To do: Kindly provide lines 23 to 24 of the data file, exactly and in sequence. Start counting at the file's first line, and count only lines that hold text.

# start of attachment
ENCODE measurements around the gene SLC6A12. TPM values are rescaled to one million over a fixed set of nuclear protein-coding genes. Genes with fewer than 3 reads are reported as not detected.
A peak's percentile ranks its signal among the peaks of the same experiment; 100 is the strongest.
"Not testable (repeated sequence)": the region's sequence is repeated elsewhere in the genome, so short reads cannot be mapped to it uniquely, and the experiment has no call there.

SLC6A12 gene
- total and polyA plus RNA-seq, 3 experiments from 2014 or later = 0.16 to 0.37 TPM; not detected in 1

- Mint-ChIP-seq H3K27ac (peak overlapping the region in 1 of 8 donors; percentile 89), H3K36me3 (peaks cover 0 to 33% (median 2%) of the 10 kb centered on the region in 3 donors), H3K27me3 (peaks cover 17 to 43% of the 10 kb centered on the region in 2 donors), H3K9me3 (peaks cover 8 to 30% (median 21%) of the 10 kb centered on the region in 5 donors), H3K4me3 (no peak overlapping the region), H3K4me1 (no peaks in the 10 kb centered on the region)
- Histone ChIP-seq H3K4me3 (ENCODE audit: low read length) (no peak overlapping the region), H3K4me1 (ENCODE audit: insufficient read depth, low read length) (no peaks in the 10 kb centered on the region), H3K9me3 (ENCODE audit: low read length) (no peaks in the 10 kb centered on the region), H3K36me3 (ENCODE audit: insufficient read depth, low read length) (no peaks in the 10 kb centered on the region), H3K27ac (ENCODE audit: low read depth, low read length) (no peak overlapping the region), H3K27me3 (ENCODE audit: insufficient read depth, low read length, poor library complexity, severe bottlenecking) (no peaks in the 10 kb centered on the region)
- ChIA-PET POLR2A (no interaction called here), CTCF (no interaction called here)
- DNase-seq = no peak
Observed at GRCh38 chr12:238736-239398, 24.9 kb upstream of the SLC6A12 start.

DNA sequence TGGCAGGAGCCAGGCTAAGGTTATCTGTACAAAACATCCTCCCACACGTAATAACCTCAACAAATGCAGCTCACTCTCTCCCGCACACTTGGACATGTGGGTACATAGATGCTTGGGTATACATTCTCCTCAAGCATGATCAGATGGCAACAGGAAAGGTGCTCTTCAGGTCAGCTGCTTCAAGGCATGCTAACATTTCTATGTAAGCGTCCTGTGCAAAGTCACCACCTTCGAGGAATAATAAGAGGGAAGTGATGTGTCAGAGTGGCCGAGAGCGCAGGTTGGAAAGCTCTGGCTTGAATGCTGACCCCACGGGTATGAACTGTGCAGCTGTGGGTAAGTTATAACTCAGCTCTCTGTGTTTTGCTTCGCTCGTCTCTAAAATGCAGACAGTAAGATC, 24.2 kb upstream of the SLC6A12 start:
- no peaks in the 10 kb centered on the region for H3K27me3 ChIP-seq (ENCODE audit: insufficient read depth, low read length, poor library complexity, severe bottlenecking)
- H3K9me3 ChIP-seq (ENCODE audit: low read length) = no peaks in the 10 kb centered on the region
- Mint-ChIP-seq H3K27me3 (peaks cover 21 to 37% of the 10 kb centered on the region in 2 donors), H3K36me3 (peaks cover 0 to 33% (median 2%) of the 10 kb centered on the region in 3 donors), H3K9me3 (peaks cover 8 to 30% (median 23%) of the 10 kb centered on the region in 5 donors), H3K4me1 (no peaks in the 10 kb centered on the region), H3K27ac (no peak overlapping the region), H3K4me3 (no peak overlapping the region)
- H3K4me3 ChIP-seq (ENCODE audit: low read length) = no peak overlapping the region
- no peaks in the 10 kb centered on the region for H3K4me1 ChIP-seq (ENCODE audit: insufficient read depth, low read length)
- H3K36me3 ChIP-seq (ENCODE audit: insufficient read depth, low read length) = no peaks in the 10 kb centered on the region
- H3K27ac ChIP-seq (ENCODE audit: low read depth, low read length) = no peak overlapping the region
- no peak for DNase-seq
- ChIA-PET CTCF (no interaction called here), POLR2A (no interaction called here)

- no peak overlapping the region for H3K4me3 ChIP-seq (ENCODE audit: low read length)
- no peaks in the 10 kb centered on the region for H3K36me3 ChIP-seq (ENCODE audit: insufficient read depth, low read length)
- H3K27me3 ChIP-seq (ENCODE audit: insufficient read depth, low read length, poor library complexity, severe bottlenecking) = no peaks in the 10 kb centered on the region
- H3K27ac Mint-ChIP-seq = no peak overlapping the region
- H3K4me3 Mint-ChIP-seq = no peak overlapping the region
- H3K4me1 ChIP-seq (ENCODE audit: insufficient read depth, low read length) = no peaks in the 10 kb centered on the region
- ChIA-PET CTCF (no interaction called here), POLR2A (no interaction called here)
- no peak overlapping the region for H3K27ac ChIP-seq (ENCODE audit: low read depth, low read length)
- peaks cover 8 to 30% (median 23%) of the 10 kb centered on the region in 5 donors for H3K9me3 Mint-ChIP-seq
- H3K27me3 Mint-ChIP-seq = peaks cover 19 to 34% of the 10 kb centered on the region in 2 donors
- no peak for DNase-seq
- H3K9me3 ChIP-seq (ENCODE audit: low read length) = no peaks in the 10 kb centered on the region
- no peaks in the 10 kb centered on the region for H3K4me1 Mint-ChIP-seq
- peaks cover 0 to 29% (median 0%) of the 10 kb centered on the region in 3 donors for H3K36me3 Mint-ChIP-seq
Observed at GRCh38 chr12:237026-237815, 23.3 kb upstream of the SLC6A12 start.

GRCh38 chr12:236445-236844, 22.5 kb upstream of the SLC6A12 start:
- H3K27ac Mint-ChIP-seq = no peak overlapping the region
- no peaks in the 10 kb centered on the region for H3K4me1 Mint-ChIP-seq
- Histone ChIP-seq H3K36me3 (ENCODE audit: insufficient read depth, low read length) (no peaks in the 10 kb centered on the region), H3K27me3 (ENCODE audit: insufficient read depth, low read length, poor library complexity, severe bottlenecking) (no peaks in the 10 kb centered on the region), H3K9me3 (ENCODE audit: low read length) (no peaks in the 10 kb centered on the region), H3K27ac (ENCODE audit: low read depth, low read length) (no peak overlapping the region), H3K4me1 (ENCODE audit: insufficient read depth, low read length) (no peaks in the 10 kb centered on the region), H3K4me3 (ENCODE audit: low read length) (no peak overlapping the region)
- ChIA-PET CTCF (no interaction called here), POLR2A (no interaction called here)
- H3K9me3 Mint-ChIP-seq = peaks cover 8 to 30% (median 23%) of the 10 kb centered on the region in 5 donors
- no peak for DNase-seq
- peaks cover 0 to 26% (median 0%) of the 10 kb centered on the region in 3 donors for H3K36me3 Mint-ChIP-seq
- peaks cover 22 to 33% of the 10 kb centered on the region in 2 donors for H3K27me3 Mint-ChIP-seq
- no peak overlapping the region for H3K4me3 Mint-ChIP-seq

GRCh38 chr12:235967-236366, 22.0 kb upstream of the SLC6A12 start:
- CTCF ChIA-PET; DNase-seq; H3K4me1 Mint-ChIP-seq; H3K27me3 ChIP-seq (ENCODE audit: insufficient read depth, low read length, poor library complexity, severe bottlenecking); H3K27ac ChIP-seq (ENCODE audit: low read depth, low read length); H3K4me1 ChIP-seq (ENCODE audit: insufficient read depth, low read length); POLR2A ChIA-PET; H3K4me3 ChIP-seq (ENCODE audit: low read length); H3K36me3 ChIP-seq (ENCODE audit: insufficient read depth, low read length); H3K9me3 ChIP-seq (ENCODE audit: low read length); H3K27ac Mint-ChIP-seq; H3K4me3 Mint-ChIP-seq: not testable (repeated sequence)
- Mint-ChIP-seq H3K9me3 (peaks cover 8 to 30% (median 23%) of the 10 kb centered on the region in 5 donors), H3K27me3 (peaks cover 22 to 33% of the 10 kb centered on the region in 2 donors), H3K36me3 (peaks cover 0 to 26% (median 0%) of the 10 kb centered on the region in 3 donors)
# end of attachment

- H3K27me3 ChIP-seq (ENCODE audit: insufficient read depth, low read length, poor library complexity, severe bottlenecking) = no peaks in the 10 kb centered on the region
- H3K27ac Mint-ChIP-seq = no peak overlapping the region